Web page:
12 FAMILY AND CONSUMER SCIENCES The Family and Consumer Sciences courses empower students to manage the challenges of living and working at home, in the community, in the workplace, and in a diverse and global society. The relationship between work and family is a unique focus of the program. Courses apply to a variety of post high school careers including teaching, childcare, dietetics, hospitality and food service, health services, housing and design, social services, food science, clothing construction and fashion design, and as entrepreneurs. These courses emphasize a project-based approach in the classroom. These activities may be compiled into a student portfolio at the end of each course. *Three courses may be substituted to fulfill the required health education credit: Child Development, Nutrition & Wellness, and Interpersonal Relationships. See State Rule 411 IAC * Adult Roles and Responsibilities (5330) Offered grades 9, 10, 11, 12 Directed elective Course meets the financial responsibility graduation requirement for all students. This course builds financial knowledge that will prepare students to take the next steps toward adulthood in today's ever-changing society. The focus is on becoming independent, contributing, and responsible participants in family, community, and career settings. This course is designed to help individuals realize the responsibilities that are associated with being independent. Students can look forward to a semester long project in which they will be paired up in a marriage-like simulation. Together, couples will learn what it takes to buy or rent a home, purchase a car, pay bills, apply for a loan, manage credit, responsibilities related to finding and maintaining a career and other money planning and goal setting experiences. 10 *0716 Interpersonal Relationships (5364) Offered grades: 10, 11, 12 Directed elective Interpersonal Relationships is an introductory course that is especially relevant for students interested in careers that involve interacting with people. It is also valuable for all students as a life foundation and academic enrichment. This course addresses knowledge and skills needed for positive and productive relationships in career, community, and family settings. Major course topics include communication skills; leadership, teamwork, and collaboration; digital citizenship; conflict prevention, resolution, and management; human sexuality, building and maintaining relationships; and individual needs and characteristics and their impacts on relationships. A project-based approach is utilized that promotes higher order thinking, communication, leadership, and management processes that are fundamental to college and career success. This course provides a foundation for continuing and post-secondary education for all career areas that involve interacting with people both inside and outside of a business/organization, including team members, clients, patients, customers, and the general public. * Child Development (5362) Offered grades: 9,10, 11, 12 Directed elective Child Development is an introductory course that is especially relevant for students interested in careers that draw on knowledge of children, child development, and nurturing of children. This course addresses issues of child development from conception/prenatal through age 2. It includes the study of prenatal development and birth; growth and development of children; child care giving and nurturing; and support systems for parents and caregivers. Topics include: consideration of the roles, responsibilities, and challenges of parenthood, child abuse, human sexuality, adolescent pregnancy; prenatal development preparation for birth; the birth process, meeting the needs of infants and children, caring for children with special needs, and career opportunities. Students will take home a computerized baby for a weekend to get first-hand knowledge of what it would be like to be a parent Advanced Child Development (5360) Prerequisite: Child Development Offered grades: 9, 10, 11, 12 Directed elective Advanced Child Development is a sequential course that addresses development of children from toddler through age 8. This class is a project-based class and will offer students a variety of resources for future endeavors. Students will create a portfolio, learn sign-language, and observe young children. Topics include: positive parenting and nurturing across ages and stages practices that promote long-term well-being of children and their families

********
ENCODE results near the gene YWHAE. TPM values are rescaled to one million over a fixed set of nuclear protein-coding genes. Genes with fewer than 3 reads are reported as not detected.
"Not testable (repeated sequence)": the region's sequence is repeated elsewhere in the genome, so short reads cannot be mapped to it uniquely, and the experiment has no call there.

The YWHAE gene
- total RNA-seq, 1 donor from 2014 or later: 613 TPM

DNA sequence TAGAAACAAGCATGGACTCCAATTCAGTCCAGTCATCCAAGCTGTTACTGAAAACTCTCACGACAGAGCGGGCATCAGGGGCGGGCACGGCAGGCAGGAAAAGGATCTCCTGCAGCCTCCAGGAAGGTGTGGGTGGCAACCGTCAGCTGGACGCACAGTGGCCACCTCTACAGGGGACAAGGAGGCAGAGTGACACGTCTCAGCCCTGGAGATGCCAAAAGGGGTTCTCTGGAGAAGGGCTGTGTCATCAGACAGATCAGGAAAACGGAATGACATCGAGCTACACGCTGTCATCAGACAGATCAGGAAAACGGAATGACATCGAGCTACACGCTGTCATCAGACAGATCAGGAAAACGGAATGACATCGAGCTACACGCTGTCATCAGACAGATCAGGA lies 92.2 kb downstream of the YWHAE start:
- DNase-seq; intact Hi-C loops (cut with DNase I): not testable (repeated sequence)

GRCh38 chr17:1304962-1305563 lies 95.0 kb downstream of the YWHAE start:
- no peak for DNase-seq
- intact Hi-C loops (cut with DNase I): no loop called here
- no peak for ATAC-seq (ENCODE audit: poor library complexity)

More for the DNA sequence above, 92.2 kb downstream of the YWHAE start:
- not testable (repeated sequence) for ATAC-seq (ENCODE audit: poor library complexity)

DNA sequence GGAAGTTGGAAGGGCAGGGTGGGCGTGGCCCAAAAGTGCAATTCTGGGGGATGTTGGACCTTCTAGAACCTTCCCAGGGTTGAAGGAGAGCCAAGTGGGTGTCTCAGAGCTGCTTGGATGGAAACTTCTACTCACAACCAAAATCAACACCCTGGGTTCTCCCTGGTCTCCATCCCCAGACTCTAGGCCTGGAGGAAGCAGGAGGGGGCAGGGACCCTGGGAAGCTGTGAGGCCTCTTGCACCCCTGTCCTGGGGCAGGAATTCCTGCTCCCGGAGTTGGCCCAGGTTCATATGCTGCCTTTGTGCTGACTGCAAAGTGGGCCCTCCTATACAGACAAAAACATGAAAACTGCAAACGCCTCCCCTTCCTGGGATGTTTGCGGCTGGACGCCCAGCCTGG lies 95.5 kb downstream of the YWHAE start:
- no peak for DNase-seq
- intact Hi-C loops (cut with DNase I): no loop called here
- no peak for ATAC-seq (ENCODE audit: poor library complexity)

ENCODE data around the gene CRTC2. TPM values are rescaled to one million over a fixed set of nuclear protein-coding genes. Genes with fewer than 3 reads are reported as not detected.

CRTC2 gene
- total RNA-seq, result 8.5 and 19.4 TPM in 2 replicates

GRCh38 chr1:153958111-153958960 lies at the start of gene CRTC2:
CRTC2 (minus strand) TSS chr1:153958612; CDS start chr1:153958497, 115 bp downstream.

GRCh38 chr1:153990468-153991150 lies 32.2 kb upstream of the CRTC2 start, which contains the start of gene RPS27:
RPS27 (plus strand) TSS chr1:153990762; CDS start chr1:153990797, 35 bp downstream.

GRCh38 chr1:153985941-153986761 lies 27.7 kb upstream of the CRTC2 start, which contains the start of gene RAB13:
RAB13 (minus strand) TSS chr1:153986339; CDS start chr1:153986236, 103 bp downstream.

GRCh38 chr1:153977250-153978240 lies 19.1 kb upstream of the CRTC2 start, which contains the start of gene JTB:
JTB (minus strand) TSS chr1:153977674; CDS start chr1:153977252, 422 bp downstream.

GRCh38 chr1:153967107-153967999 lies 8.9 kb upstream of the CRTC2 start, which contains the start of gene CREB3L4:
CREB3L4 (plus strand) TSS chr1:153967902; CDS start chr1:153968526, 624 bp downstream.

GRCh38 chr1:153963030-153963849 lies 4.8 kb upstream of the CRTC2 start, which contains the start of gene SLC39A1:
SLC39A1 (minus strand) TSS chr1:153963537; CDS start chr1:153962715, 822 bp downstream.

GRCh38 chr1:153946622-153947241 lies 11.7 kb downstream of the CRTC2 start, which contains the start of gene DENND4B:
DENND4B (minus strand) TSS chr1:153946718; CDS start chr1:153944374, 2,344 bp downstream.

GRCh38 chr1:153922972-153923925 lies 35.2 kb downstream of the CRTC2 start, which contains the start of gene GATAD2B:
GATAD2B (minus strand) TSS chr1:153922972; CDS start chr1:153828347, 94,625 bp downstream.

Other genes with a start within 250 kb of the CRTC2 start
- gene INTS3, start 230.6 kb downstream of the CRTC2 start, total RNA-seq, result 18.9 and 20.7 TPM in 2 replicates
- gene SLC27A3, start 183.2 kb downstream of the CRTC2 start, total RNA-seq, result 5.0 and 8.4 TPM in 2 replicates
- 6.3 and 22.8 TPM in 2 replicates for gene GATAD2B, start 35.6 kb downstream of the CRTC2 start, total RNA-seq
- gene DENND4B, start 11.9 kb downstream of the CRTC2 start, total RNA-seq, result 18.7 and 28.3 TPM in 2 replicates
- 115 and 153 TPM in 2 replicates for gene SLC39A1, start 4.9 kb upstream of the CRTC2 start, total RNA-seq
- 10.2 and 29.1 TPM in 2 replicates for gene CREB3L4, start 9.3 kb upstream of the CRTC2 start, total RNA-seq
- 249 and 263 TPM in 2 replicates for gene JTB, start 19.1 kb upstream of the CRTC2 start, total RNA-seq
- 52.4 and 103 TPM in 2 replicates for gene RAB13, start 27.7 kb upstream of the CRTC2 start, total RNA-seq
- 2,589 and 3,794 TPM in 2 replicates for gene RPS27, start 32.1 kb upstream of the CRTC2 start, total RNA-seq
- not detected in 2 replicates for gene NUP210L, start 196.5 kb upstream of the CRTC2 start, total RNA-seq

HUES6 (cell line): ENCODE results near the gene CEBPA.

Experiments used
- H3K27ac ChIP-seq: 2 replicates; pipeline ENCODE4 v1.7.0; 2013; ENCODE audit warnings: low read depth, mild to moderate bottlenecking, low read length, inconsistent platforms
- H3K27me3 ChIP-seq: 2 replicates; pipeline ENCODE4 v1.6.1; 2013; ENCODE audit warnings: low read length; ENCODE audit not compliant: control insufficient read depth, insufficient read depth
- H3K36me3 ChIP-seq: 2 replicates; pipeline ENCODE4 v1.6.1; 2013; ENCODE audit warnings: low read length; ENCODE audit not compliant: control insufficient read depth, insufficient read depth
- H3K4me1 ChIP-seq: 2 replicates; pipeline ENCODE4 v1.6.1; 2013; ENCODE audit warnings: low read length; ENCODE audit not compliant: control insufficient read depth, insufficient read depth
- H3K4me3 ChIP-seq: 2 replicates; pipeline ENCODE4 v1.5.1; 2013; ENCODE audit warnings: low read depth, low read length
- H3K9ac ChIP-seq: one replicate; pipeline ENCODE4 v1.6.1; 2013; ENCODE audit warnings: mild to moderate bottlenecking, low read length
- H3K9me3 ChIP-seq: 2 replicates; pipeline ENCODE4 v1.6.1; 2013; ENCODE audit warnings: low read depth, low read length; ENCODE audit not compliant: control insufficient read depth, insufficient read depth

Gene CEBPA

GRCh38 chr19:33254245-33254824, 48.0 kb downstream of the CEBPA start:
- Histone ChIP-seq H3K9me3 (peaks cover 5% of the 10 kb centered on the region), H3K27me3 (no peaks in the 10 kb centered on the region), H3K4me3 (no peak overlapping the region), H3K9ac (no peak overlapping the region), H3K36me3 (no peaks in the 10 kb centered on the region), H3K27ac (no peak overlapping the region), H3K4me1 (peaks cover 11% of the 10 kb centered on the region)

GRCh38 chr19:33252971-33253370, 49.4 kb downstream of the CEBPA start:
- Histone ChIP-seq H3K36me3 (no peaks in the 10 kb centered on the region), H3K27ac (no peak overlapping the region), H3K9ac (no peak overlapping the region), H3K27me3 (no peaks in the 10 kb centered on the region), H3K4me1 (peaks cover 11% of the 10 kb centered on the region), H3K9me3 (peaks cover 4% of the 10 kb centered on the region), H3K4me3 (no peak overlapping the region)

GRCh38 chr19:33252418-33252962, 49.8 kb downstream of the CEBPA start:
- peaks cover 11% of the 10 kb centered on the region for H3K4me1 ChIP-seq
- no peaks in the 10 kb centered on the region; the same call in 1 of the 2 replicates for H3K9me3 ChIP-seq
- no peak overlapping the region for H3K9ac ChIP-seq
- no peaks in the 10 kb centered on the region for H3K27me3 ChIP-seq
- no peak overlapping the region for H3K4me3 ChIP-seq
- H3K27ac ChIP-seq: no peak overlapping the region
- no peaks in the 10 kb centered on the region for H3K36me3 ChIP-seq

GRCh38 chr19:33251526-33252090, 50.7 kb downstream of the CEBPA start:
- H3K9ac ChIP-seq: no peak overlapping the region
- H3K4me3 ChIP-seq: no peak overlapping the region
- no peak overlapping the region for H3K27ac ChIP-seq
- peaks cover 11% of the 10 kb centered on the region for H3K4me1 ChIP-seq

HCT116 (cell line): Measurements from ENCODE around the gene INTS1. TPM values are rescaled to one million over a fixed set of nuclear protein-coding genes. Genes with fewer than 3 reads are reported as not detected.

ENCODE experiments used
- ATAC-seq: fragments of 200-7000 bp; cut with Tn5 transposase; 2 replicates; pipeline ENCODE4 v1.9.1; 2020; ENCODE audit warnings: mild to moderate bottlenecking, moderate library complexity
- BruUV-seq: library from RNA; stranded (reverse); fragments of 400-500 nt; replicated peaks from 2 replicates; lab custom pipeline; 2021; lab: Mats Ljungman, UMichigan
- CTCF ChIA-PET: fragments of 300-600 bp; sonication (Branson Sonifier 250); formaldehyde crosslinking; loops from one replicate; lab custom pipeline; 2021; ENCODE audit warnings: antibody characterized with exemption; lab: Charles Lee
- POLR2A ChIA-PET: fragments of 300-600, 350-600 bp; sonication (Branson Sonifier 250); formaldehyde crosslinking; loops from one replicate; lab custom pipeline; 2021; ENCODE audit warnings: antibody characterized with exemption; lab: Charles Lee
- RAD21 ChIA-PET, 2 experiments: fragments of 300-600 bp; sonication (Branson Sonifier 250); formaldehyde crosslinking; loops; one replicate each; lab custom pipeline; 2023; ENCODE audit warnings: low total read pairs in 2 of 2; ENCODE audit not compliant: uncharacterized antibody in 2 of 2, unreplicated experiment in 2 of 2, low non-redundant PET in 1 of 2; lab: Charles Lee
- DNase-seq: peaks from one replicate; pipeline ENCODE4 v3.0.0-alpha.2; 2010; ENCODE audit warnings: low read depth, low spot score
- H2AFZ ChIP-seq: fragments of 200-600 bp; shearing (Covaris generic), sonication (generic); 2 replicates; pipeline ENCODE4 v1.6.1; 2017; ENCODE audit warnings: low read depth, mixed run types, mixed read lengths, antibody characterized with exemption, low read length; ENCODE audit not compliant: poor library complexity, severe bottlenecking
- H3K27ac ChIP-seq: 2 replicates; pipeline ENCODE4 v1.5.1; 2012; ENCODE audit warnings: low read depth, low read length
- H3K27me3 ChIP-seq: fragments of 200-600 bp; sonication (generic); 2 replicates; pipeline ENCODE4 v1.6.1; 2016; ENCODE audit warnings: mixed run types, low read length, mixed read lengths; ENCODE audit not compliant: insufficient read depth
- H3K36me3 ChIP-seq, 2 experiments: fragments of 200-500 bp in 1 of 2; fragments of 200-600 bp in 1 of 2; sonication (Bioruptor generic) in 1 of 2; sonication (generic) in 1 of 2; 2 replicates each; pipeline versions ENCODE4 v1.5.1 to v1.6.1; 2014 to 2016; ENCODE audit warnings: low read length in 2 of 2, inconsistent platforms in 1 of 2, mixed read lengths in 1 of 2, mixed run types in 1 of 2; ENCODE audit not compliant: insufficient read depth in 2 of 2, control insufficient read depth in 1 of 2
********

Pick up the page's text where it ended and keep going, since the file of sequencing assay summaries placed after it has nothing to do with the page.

13 developmentally appropriate guidance and intervention strategies with individuals and groups of children accessing, evaluating, and utilizing information, including brain/learning research and other research results meeting needs of children with a variety of disadvantaging conditions exploration of "all aspects of the industry" for selected child-related careers 0746 Early Childhood Education I/IPFW F200: Future Teachers (5412) ** This class is now a dual credit course. Students may take this for college credit and earn 3 credit hours or they as a high school course. Recommended Prerequisites: Child Development and or approval of course teacher Student must have passed both the Algebra I and English 10 GQE End of Course Assessments Offered grades 11, 12 Students may earn two credits. One credit for classroom work and one credit for teaching internship at SACS elementary and middle schools This course may be repeated for additional credit Directed elective This elective course provides students with organized exploratory teaching experiences. Students are assigned to SACS elementary and middle schools to work with teachers and students in an educational atmosphere. This class meets 2 periods consecutively. Students must provide their own transportation. This course provides a balance of class work relating to: (1) classroom organization, (2) classroom management, (3) the curriculum and instructional process, (4) observations of teaching, and (5) instructional experiences. Study topics and background reading provide the Future Teacher with information concerning the teaching profession Early Childhood Education II: Future Teachers (5412) Prerequisite: 1 semester of 0746 Early Childhood Education I: Future Teachers Offered grade 11 and 12 Students earn two or three credits. One credit for classroom work and one or two additional credits for a teaching internship at SACS elementary and middle schools This course may be repeated for credit Directed elective This elective is a higher level course than Students are assigned to SACS elementary and middle schools to work with teachers and students in an educational atmosphere. Students must provide their own transportation. This course provides a balance of class work relating to: (1) classroom organization, (2) classroom management, (3) the curriculum and instructional process, (4) observations of teaching, (5) instructional experiences, (6) independent study of current teaching issues and case studies Introduction to Fashion and Textiles-1 (5380) Offered grades 9. 10, 11, 12 Directed elective Textiles and Fashion Technologies addresses knowledge and skills related to design, production, acquisition, and distribution in the textiles and fashion arenas. Units include: influences of clothing, history of fashion, basic sewing skills, color theory and design principles, fibers, basic construction and the exploration of related careers. Creative sewing offers students an opportunity for selfexpression and opens many career possibilities, such as apparel design, fashion merchandising and textile production. This class enables students to better evaluate ready-made clothing and clothing decisions. The class provides an emphasis on skill development and productivity Introduction to Fashion and Textiles-2 (5380) Prerequisite: 0506-Intro to Fashion and Textiles-1 Offered grades 9, 10, 11, 12 Directed elective This course may be repeated for credit This course continues the skills from Introduction to Fashion and Textiles 1. Students will expand knowledge and skills in the use of various fibers, fabrics, and related career projects. Emphasis is on progressive skill development through individual projects Fashion and Textiles Careers I, II (5420/5421)) Prerequisite: Introduction to Fashion and Textiles 1 and 2 and approval of course teacher. Offered grades 11 or 12 Two or three credits per semester: One credit for independent class work and one or two additional credits for internship experience outside the school. This course may be repeated for additional credit A Career Academic Sequence elective and directed elective for Core 40, Academic Honors and Technical Honors. Directed elective This course prepares students for career clusters that encompass occupations in and higher education programs related to careers in fashion, apparel and other textiles management, production, and services. Intensive laboratory experiences with industry applications are a required component of this class. The student study is independent in the areas related to their internship experience outside of school. Students must provide their own transportation. Number of credits earned for internship experience will be based on the following: (5-9 hours per week = 1 credit, 10 hours + = 2 credits.) Instruction and laboratory experiences may include: Commercial applications of principles of design and production Selection of apparel and textile products Product research, development and testing Demonstration and instruction of related tools and equipment Commercial maintenance or production of apparel or textiles products